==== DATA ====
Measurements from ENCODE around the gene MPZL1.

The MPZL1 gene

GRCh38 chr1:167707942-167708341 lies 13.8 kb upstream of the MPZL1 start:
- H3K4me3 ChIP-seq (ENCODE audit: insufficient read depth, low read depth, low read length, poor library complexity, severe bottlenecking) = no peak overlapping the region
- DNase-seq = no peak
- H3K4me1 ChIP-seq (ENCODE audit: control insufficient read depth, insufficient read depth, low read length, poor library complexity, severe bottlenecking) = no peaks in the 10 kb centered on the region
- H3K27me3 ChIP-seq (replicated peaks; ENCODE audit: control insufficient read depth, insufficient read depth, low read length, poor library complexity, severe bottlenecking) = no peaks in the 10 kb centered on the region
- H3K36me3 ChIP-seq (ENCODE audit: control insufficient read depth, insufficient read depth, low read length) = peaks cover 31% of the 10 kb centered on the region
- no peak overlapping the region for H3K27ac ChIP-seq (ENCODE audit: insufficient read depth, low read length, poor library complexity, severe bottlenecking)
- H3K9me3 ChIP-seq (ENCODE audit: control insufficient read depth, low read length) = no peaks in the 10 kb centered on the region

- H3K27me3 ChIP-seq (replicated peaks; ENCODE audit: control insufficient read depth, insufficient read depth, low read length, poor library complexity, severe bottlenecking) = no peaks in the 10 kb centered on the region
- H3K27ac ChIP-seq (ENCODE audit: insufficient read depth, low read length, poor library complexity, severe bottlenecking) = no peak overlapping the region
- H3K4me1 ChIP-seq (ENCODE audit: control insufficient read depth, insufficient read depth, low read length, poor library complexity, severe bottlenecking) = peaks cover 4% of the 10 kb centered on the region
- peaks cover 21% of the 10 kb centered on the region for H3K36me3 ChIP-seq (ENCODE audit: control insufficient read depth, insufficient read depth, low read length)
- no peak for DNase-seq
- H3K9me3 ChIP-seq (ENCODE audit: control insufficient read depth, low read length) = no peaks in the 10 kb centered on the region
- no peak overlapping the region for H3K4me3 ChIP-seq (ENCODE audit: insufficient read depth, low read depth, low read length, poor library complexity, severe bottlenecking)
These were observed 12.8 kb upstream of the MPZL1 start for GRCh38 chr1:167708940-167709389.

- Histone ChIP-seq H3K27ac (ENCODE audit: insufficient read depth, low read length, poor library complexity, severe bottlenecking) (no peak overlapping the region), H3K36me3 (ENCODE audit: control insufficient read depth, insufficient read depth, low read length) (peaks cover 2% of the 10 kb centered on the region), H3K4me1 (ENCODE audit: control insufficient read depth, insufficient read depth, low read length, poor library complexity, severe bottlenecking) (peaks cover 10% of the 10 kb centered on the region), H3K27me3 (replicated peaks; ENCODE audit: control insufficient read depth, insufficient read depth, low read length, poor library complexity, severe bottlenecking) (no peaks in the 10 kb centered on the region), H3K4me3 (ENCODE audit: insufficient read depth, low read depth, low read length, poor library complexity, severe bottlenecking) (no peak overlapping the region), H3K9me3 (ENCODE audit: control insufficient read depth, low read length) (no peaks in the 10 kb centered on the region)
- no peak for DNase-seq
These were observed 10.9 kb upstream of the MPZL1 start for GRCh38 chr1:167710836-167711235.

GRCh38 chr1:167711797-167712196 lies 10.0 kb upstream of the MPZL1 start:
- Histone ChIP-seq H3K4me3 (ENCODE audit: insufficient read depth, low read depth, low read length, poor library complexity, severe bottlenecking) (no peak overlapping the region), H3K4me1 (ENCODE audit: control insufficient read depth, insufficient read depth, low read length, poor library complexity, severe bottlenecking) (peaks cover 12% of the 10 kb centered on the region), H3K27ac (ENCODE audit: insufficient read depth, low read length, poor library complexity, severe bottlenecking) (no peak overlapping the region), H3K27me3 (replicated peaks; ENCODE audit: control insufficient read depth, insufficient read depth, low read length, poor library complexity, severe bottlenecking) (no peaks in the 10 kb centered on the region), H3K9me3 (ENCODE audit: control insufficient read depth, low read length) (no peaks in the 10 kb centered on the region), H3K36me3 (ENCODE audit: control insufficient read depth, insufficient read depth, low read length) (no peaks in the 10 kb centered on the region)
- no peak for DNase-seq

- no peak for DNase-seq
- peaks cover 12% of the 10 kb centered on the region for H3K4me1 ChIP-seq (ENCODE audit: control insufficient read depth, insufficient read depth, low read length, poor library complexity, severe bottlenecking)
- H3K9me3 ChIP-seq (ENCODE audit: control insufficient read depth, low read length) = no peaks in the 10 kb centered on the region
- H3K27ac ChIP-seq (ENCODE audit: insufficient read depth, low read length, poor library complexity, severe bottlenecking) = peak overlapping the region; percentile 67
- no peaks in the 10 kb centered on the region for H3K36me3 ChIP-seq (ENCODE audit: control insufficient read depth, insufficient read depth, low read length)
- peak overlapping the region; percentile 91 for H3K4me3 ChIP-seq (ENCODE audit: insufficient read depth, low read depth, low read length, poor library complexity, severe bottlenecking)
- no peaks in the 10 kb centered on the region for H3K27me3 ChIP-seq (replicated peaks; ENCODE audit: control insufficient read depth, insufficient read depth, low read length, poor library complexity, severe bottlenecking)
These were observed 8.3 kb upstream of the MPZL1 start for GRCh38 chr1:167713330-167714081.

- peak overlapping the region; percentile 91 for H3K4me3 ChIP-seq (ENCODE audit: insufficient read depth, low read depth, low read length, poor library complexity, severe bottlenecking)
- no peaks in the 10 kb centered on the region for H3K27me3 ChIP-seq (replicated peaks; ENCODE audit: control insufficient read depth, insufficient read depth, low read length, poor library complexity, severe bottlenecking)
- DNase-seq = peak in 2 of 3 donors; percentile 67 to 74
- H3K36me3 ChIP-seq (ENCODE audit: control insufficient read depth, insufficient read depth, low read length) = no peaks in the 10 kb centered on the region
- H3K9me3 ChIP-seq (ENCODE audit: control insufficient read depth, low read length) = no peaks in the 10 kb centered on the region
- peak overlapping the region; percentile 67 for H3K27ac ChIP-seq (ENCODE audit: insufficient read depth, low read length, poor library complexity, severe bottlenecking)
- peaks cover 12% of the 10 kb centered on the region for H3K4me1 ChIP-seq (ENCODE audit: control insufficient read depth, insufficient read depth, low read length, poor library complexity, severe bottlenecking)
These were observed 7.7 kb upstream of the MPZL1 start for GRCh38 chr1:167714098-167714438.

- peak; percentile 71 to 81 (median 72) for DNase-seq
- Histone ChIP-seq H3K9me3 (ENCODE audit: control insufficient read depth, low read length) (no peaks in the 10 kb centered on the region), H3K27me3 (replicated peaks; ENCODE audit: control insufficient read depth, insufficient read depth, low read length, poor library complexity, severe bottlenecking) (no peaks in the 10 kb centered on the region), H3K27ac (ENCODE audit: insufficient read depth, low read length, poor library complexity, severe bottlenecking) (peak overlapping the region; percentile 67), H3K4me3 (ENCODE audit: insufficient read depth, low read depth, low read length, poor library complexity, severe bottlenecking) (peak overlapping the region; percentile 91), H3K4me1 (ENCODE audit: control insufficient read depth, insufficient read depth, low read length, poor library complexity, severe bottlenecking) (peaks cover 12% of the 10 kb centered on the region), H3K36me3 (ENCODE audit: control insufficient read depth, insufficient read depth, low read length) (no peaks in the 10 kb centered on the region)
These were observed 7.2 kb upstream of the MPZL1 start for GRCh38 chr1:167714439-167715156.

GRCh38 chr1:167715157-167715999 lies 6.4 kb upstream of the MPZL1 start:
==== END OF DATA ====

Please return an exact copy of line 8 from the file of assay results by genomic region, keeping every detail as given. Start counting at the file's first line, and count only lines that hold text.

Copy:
- H3K36me3 ChIP-seq (ENCODE audit: control insufficient read depth, insufficient read depth, low read length) = peaks cover 31% of the 10 kb centered on the region